- According to policy sources, China will proceed cautiously in relaxing its birth policies for fear of jeopardizing social stability.
- The most recent census emphasizes the importance of addressing the country's declining birth rates and aging population.
- In the late 1970s, China implemented a contentious "one-child policy," but relaxed restrictions in 2016 to allow all couples to have two children.
- However, the change failed to halt declining births as it attempted to rebalance its rapidly aging population.
- The risk is emphasized by a fertility rate of 1.3 children per woman in 2020, which is comparable to that of ageing societies such as Japan and Italy.
- In recent weeks, the People's Bank of China has become more vocal about the sensitive population issue.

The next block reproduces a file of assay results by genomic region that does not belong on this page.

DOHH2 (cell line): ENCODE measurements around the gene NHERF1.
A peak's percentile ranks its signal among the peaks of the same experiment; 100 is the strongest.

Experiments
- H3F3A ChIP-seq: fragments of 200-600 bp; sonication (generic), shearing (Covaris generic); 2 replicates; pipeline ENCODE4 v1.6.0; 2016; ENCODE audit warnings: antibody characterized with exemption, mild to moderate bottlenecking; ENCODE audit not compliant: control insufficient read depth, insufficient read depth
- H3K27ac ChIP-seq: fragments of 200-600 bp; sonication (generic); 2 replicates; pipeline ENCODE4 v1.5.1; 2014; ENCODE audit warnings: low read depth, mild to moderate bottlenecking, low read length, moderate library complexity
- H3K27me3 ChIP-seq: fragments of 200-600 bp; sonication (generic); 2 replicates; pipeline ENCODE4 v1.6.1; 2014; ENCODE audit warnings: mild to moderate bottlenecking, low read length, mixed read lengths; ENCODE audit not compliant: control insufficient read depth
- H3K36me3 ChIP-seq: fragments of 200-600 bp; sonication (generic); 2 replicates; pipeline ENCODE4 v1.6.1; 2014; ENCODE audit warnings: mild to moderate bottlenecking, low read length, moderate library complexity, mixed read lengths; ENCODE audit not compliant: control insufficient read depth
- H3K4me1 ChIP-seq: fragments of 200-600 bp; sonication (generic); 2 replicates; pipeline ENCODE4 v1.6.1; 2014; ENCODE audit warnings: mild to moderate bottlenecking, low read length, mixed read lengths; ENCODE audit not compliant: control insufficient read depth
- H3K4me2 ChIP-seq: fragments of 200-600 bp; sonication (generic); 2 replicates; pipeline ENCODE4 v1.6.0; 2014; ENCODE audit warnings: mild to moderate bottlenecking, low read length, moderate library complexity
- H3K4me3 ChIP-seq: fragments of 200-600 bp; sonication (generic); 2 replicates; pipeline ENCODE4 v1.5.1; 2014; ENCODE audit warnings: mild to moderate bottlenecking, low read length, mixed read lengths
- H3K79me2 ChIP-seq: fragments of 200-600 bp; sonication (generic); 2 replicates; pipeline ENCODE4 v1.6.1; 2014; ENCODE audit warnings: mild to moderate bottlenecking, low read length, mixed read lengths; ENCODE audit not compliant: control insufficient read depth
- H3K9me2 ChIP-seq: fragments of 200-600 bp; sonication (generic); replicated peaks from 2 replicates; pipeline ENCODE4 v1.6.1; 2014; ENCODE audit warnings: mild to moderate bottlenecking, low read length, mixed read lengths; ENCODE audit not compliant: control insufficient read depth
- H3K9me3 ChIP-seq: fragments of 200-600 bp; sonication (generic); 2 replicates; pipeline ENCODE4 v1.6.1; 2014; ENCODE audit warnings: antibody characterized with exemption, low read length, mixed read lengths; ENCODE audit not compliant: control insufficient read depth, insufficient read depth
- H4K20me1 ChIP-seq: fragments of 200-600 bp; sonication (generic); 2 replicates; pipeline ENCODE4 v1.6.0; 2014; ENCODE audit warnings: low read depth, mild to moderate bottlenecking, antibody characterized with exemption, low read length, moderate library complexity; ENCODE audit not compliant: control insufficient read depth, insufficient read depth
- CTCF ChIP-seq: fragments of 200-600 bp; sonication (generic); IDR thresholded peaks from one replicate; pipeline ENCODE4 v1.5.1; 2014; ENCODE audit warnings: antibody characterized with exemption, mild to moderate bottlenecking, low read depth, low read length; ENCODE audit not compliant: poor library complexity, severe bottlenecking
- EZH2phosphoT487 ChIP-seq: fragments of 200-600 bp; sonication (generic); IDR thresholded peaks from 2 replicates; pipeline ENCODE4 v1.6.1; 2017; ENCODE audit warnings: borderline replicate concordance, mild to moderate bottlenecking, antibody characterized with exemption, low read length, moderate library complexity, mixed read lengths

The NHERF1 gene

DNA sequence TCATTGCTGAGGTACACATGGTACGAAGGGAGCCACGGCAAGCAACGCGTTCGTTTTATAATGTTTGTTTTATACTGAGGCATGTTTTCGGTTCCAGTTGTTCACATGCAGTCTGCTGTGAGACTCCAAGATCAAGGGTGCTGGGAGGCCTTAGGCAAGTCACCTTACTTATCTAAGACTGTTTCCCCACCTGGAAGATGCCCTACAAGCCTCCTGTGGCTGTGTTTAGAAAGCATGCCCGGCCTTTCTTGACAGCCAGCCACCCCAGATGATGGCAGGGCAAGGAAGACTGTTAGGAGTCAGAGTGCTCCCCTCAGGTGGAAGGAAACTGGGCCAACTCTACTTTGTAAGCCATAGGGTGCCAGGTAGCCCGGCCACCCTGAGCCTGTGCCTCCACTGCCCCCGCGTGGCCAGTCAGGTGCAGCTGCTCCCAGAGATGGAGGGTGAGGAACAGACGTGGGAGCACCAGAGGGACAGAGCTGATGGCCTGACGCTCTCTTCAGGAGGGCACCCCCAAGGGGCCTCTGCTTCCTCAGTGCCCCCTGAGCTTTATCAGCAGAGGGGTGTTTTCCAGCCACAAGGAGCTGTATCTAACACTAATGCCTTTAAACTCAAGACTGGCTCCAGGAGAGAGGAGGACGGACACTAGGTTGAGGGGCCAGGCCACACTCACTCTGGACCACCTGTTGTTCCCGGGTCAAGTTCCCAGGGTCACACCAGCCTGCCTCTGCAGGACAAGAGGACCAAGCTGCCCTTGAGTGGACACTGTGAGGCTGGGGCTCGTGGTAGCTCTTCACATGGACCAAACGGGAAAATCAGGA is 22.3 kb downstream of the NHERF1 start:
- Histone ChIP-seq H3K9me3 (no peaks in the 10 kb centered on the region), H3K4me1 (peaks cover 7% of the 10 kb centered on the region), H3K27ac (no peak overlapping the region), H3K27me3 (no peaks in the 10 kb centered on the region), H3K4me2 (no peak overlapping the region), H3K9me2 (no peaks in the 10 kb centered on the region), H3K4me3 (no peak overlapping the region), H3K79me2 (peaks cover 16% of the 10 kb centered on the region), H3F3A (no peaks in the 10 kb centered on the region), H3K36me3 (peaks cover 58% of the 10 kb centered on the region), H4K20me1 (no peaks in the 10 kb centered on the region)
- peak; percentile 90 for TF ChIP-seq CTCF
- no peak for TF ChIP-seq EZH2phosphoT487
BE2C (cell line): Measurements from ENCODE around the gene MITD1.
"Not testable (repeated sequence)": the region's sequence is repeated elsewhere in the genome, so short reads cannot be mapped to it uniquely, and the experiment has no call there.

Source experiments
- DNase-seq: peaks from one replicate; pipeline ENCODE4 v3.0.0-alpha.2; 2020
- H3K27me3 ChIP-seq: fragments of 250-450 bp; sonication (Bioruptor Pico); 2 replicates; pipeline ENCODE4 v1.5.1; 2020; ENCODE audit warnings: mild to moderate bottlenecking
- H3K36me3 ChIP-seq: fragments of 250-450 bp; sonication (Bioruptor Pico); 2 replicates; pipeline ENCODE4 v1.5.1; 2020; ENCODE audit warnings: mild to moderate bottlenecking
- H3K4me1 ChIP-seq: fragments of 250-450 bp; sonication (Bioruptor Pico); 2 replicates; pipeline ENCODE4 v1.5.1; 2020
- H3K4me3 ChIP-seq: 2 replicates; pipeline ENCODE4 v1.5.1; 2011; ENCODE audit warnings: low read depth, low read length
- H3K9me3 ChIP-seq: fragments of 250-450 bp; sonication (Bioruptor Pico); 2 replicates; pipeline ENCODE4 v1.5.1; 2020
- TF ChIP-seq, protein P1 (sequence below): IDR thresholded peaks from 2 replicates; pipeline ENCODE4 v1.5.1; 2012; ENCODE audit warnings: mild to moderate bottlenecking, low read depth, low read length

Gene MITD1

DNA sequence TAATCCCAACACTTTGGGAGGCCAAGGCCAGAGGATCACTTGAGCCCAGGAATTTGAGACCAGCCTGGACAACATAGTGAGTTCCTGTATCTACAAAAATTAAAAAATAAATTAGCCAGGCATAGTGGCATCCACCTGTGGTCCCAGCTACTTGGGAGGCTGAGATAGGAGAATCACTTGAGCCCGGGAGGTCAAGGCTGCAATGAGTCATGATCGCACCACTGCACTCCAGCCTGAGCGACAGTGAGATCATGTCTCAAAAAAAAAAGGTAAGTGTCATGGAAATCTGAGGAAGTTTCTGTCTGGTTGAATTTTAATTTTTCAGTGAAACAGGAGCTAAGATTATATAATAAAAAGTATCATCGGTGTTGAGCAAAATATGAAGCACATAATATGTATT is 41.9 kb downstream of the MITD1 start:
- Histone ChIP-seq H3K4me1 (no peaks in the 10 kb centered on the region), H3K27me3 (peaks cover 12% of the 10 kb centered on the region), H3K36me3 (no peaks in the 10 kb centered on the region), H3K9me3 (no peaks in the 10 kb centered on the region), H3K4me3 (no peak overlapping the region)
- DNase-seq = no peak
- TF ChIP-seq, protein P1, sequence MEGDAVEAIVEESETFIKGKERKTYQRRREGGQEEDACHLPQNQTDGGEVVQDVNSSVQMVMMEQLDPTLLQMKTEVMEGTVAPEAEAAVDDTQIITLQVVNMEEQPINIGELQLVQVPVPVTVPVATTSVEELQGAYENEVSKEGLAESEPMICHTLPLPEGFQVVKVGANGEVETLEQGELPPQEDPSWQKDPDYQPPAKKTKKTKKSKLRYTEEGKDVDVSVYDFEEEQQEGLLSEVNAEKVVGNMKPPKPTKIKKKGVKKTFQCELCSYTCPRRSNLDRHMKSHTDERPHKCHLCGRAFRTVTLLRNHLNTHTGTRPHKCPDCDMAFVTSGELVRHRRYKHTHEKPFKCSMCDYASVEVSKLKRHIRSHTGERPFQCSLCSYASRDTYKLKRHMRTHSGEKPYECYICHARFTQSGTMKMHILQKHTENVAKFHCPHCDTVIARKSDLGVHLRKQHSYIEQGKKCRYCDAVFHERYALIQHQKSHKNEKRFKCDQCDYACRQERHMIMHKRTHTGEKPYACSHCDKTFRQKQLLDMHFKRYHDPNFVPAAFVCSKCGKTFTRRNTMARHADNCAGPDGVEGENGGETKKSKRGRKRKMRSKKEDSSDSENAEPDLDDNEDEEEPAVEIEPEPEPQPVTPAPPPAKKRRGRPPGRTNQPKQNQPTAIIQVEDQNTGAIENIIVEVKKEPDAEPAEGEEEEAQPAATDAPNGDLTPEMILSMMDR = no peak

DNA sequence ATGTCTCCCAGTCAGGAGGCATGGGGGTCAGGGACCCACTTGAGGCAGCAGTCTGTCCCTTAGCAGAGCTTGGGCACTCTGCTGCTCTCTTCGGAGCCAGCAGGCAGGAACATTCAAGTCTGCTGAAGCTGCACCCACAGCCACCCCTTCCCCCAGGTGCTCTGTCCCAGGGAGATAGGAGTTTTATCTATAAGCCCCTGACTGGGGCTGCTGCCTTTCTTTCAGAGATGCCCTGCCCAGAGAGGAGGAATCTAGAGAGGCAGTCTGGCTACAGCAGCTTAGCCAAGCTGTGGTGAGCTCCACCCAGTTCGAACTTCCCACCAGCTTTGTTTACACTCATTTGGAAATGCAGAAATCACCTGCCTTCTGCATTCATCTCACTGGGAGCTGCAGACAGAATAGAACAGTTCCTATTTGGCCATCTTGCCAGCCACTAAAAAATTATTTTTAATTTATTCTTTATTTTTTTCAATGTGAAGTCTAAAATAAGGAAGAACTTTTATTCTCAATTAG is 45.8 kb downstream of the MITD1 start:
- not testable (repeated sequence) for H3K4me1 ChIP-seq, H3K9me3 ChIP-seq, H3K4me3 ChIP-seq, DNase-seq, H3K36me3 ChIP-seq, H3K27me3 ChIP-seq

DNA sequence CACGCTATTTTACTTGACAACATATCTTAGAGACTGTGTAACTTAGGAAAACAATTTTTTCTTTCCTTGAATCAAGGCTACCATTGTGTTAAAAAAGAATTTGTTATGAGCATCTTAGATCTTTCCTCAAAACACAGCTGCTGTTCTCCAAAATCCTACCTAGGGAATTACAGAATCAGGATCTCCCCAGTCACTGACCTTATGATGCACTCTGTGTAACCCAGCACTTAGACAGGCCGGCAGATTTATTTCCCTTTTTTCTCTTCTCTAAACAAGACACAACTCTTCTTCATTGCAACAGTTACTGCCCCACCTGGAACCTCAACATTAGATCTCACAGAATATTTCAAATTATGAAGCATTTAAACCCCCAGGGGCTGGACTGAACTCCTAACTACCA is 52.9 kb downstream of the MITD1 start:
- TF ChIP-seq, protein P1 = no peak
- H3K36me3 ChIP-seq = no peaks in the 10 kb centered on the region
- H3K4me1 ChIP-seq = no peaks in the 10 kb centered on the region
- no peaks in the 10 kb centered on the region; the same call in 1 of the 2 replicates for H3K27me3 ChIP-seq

- The PBOC stated in April that China should "fully liberalize and vigorously encourage childbirth."
- Demographic changes may cause economic stagnation, a drop in the savings rate, and asset price deflation.
- The growing rivalry between China and the United States has increased the urgency for China to build a more innovative economy.
- China aims to reduce its reliance on foreign markets and technology under President Xi Jinping's "dual circulation" strategy.
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